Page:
Uncertain Future of Disclosure-Based Settlements
Throughout 2015, the Court of Chancery chipped away at the long-standing practice of settling stockholder lawsuits for benefits such as supplemental disclosures in exchange for a broad release of claims against defendants. Vice Chancellor Laster first took a stance against disclosure-based settlements in Acevedo v. Aeroflex Holding Corp., rejecting a settlement in which the parties had agreed to supplemental disclosures as well as a reduced termination fee and matching rights period for a broad release. Vice Chancellor Laster permitted the parties one of three options: reframe the case as a dismissal of disclosure claims due to mootness, narrow the settlement release to only Delaware fiduciary duty claims or have the defendants move to dismiss the case. (A motion to dismiss was later filed and granted.) In a subsequent decision, In re Aruba Networks, Inc. Stockholder Litigation, Vice Chancellor Laster also rejected a disclosure-based settlement due to "inadequate representation," where the court found the claims were unmeritorious when filed. The court, calling the practice of settling for only disclosures while providing a broad release of all claims a "systemic problem," also refused to certify the class and dismissed the cases filed by the named plaintiffs.
Other members of the Court of Chancery have expressed similar criticisms of disclosure-based settlements of stockholder deal cases. For example, Vice Chancellor Sam Glasscock III in In re Riverbed Technology, Inc. remarked that any weight given to the court's prior practice of approving settlements of disclosure claims for global releases would be "diminished or eliminated going forward," suggesting that settlement consideration of "small therapeutic value" warranted an equally narrow release. In In re CareFusion Corporation Stockholders Litigation, however, Vice Chancellor Noble took a more pragmatic approach in approving a disclosure-based settlement with broad releases: "When plaintiffs' counsel represent that they have seriously looked at other possible claims and can explain why they chose not to pursue them because of the merits and not because of sloth or short-term greed, approval of a global release may make much more sense."
Given the uncertainty over the future of disclosure-based settlements in Delaware, many are anticipating Chancellor Andre G. Bouchard's written decision on these issues in In re Trulia, Inc. Stockholder Litigation. In particular, Chancellor Bouchard is expected to address whether disclosures must be material to support a settlement and whether the scope of a release should include claims unknown at the time of settlement.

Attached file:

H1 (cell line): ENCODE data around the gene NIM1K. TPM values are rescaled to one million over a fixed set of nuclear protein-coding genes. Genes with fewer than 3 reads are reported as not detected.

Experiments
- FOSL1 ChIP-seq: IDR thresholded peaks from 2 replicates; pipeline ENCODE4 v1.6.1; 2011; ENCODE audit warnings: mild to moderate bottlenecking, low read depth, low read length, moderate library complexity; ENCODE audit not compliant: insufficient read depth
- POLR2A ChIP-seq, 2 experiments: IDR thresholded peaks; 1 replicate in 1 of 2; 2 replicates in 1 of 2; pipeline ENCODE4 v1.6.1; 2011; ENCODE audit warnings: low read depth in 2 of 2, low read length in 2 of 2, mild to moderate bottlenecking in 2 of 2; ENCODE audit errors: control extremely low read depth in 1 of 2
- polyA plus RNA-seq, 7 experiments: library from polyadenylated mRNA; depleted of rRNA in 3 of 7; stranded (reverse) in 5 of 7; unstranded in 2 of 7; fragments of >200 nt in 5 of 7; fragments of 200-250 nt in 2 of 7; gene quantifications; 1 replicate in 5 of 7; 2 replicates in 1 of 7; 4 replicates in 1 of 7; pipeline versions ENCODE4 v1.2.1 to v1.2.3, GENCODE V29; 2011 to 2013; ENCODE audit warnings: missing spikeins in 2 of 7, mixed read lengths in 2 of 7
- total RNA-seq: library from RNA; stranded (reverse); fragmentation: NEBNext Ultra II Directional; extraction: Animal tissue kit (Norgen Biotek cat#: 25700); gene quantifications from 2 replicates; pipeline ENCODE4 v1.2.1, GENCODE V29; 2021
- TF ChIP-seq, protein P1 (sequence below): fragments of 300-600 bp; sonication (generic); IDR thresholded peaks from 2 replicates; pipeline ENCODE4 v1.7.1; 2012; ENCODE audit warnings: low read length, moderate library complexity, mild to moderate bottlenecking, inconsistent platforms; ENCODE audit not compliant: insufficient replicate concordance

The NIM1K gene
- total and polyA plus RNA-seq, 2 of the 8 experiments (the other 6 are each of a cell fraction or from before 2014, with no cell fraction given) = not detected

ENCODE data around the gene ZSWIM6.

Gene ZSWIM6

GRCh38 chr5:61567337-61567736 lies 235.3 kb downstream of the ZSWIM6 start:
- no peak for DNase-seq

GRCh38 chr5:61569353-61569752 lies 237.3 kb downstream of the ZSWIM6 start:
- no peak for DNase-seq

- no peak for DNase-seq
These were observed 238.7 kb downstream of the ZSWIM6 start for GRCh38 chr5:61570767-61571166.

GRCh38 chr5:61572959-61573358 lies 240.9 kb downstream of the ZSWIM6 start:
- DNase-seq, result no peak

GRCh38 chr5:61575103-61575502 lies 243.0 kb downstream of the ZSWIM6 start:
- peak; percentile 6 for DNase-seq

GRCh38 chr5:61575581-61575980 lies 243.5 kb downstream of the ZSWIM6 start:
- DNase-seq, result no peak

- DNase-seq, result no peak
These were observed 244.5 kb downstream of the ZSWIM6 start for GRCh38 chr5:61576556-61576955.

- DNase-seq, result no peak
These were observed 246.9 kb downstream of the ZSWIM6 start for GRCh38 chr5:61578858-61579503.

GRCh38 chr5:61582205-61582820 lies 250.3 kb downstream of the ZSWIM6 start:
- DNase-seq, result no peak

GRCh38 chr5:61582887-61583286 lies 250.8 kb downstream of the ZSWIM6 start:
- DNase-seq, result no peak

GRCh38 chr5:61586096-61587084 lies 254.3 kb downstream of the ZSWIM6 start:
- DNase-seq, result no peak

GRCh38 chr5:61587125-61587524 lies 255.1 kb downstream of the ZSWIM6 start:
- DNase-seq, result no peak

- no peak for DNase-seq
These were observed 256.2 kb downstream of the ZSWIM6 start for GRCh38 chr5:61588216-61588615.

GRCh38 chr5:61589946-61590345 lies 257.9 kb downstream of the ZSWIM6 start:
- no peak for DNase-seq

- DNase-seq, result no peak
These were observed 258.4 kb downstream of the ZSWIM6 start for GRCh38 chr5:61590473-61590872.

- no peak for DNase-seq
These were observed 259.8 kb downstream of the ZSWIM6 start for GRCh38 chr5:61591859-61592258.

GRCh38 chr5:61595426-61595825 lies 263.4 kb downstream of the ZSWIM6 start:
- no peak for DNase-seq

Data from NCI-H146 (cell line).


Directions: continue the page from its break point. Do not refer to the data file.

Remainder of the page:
Development of Aider and Abettor Liability
In one of the most anticipated decisions of 2015, the Delaware Supreme Court in RBC Capital Markets, LLC v. Jervis (Rural Metro) affirmed the Court of Chancery's post-trial decision that a financial advisor was liable for aiding and abetting claims for $75.8 million in damages based on joint and several liability, in a case in which the director defendants had settled before trial. The Supreme Court made clear that its opinion should be confined to the "unusual facts" of the case and emphasized that a financial advisor must have acted with scienter to be found liable for aiding and abetting a breach of the board's fiduciary duty, making such claims "among the most difficult to prove." Notably, the Supreme Court rejected the Court of Chancery's view of financial advisors as "gatekeepers" in M&A transactions, explaining that such a standard would suggest that any failure by a financial advisor to prevent breaches of the board's duty of care could give rise to an aiding and abetting claim against the banker. Whether the Court of Chancery will limit the affirmance in Rural Metro to its facts or apply it more broadly to aiding and abetting claims against financial advisors will be closely watched in 2016.